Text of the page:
A poem, and why not? This one I found in an old newspaper, Free Society. An American paper, published in Chicago, with the sub heading, A Periodical of Anarchist Thought, Work and Literature, Vol.IX, No. 30, dated November 30th, 1902. It states that the author is unknown, so if you think you can throw some light on this, I'd be delighted to hear from you. After all, the poet deserves some recognition.
A Future Thought.
When o’er my cold and lifeless clay
The parting words of love are said,
And friends and kindred meet to pay
Their last fond tribute to the dead,
Let no stern priests with solemn drone
A formal liturgy intone-----
Whose creed is foreign to my own.
Let not a word be whispered there
In pit for my unbelief,
Or sorrow that I could not share
The views that gave their souls relief.
My faith to me is no less dear,
Nor less convincing and sincere
Than theirs, so rigid and austere.
Let no stale words of Church-born song,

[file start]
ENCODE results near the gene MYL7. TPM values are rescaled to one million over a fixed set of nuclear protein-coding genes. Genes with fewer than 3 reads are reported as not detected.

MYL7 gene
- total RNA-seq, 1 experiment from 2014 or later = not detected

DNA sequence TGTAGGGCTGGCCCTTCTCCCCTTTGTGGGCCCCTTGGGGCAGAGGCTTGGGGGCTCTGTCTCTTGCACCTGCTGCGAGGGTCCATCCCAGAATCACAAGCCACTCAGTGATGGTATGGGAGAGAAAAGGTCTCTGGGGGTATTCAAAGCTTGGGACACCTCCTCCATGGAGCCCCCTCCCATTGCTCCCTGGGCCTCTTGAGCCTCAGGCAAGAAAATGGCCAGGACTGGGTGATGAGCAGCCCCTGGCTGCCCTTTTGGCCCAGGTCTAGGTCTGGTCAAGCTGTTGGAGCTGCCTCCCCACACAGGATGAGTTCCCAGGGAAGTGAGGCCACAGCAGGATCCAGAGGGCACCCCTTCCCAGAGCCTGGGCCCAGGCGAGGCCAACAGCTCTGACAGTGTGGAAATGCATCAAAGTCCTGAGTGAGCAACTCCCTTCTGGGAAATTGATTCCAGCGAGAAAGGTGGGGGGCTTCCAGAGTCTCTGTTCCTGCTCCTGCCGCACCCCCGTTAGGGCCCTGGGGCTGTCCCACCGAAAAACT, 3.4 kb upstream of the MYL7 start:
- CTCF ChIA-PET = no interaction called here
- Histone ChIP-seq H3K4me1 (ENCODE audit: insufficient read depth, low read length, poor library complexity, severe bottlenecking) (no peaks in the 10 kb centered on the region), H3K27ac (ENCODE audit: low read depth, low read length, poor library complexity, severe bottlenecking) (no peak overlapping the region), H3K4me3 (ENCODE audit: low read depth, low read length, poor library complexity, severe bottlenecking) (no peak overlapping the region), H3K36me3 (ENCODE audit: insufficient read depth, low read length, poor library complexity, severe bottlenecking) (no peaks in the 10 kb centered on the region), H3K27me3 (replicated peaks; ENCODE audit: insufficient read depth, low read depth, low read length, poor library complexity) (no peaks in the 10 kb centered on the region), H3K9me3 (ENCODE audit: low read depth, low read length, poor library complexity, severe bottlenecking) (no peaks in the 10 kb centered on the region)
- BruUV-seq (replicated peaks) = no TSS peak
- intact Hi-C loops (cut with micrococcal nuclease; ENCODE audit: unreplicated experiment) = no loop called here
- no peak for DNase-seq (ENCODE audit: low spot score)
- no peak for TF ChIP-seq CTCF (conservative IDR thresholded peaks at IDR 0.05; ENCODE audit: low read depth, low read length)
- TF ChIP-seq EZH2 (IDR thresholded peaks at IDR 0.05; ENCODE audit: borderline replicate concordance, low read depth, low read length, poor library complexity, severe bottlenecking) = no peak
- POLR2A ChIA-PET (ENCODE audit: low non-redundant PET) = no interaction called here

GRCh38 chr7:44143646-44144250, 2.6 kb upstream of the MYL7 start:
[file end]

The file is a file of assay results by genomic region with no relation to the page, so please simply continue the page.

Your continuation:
Float out upon the silent air
To prove my implication wrong
The soul of her then lying there----
Why should such words be glibly sung
O’er one whose lively tongue
such empty phrases never hung.
But rather let the faithful few
Whose hearts so close were knit to mine
That they with time the dearer grew,
Assemble at the day’s decline.
And while the golden sunbeams fall
In floods of light upon my pall
Let them in softened tones recall,
Some tender memory of the dead----
Some virtuous act, some word of power
Which I, perchance, have done or said,
By loved ones treasured to that hour,
Recount the deeds which I admired,
The motives which my soul inspired,
The hopes by which my heart was fired.